Firefighters battle a blaze in Santa Rosa, California. Photo: Marcio Jose Sanchez / AP

The latest bout of deadly wildfires in California has been raging for a week, taking at least 40 lives and leveling entire neighborhoods. Here's a look at the scale of the devastation and the resources mobilized to contain the blazes.

The numbers, per the LA Times and CNN:

  • The death toll currently stands at 40, but authorities expect it to rise as rescue workers account for the missing.
  • More that 10,000 firefighters are fighting 15 blazes across Northern California.
  • The operations include 880 fire engines, 134 bulldozers, 224 hand crews, 138 water tenders and 14 helicopters conducting water drops.
  • More than 100,000 people have been ordered to evacuate their homes.
  • The fires have destroyed 214,000 acres of land and 5,700 homes and buildings.
  • On Saturday night, 35 to 45 mph winds hindered fire crews' efforts and exacerbated the fires.
  • The Tubbs and Atlas fires, two of the big blazes in Napa and Sonoma counties, have each been 50% contained. Another major fire, the Nuns, is 30% contained.

Go deeper

Dave Lawler, author of World
1 hour ago - World

Special report: Trump's hopes of nuclear deal with Putin come down to the wire

Illustration: Lazaro Gamio/Axios

A surprise offer from Vladimir Putin has the U.S. and Russia once again circling a potential pre-election nuclear deal.

The big picture: The last treaty constraining the U.S. and Russia, New START, is due to expire on Feb. 5, 2021, two weeks after the next U.S. presidential inauguration. For the first time since the height of the Cold War, the nuclear guardrails could come off.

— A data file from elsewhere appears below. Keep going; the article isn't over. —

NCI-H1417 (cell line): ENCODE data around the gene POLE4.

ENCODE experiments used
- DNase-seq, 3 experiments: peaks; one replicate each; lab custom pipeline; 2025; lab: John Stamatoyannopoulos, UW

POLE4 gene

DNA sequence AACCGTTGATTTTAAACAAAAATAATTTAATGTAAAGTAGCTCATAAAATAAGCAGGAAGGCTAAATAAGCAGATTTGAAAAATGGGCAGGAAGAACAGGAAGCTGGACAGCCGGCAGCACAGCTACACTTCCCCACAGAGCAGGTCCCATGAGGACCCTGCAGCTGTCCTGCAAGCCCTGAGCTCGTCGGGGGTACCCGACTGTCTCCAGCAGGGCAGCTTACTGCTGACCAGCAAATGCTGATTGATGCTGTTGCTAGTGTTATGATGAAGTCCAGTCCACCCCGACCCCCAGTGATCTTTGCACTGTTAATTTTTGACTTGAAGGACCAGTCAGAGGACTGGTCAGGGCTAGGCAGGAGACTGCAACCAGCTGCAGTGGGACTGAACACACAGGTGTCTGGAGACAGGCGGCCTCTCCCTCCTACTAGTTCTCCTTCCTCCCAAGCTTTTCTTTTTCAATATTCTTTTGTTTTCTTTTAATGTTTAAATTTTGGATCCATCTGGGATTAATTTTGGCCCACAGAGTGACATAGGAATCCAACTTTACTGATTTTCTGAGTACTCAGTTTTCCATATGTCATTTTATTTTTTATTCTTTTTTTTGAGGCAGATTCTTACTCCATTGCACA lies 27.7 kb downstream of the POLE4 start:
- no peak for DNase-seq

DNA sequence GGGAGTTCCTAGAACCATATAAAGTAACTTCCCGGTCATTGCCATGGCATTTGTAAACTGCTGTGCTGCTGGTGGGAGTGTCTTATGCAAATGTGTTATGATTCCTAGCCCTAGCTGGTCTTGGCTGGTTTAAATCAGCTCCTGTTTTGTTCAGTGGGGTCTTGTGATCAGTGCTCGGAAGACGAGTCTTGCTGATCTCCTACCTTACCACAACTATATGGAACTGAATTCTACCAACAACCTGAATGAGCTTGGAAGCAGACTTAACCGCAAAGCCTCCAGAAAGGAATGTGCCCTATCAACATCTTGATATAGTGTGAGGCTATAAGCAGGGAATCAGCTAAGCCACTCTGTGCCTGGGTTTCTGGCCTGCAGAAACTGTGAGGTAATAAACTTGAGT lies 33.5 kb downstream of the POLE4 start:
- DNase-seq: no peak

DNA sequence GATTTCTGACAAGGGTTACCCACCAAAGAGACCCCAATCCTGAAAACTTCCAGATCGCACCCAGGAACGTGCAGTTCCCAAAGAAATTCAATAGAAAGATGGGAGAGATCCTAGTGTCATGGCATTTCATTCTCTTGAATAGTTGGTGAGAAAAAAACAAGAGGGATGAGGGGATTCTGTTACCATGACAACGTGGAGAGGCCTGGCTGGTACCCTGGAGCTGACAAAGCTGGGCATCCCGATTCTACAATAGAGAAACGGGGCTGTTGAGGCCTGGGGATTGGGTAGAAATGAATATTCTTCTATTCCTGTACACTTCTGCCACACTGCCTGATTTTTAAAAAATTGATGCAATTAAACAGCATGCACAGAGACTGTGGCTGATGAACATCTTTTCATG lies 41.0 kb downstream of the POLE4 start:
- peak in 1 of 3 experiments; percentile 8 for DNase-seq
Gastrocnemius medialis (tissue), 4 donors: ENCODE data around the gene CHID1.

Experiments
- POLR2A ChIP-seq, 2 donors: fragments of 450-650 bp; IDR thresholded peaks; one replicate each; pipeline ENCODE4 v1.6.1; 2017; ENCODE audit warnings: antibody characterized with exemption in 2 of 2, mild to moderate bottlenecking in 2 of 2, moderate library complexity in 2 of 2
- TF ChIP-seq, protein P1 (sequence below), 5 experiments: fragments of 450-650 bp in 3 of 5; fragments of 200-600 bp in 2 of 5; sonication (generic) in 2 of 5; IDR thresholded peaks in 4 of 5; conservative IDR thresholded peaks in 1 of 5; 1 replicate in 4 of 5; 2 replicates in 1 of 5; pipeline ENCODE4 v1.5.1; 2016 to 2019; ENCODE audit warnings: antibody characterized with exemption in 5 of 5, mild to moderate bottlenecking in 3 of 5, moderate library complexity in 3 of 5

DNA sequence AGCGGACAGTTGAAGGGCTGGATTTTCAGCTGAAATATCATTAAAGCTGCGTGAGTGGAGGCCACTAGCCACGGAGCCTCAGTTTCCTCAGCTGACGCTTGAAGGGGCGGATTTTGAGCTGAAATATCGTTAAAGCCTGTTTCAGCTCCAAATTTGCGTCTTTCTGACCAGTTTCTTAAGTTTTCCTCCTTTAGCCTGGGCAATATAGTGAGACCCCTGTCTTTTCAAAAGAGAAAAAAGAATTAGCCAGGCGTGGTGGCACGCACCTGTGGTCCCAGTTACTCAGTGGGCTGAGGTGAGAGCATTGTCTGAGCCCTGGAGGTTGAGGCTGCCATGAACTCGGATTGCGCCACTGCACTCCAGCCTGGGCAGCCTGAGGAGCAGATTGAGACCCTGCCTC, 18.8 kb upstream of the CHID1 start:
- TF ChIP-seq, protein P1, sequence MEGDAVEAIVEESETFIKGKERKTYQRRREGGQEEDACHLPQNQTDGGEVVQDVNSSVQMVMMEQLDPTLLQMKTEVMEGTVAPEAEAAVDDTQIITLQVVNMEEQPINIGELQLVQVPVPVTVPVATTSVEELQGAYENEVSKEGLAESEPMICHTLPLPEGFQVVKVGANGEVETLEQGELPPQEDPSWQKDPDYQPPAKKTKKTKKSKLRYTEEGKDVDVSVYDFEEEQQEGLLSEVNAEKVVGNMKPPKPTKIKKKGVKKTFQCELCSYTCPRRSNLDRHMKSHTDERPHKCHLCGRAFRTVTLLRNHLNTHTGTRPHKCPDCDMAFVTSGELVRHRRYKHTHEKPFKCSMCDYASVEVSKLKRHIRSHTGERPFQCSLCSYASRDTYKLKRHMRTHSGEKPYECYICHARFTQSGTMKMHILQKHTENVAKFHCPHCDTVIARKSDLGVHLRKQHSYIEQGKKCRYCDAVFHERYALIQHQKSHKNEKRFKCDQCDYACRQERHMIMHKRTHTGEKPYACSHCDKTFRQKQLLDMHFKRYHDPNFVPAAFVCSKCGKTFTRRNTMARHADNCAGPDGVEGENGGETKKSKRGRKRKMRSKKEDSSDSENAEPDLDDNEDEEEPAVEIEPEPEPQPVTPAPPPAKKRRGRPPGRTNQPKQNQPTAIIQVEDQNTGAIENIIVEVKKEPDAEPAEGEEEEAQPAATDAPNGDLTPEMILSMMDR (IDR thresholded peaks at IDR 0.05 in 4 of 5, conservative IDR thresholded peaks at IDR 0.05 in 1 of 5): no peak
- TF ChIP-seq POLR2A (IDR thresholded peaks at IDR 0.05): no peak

The cliffhanger could be ... Georgia

Illustration: Sarah Grillo/Axios

It hasn't backed a Democrat for president since 1992, but Georgia's changing demographics may prove pivotal this year — not only to Trump v. Biden, but also to whether Democrats take control of the Senate.

Why it matters: If the fate of the Senate did hinge on Georgia, it might be January before we know the outcome. Meanwhile, voters' understanding of this power in the final days of the election could juice turnout enough to impact presidential results.

Amy Harder, author of Generate
7 hours ago - Energy & Environment

Climate change goes mainstream in presidential debate

Photo illustration: Aïda Amer/Axios. Photo: Olivier Douliery-Pool/Getty

The most notable part of Thursday’s presidential debate on climate change was the fact it was included as a topic and assumed as a fact.

The big picture: This is the first time in U.S. presidential history that climate change was a featured issue at a debate. It signals how the problem has become part of the fabric of our society. More extreme weather, like the wildfires ravaging Colorado, is pushing the topic to the front-burner.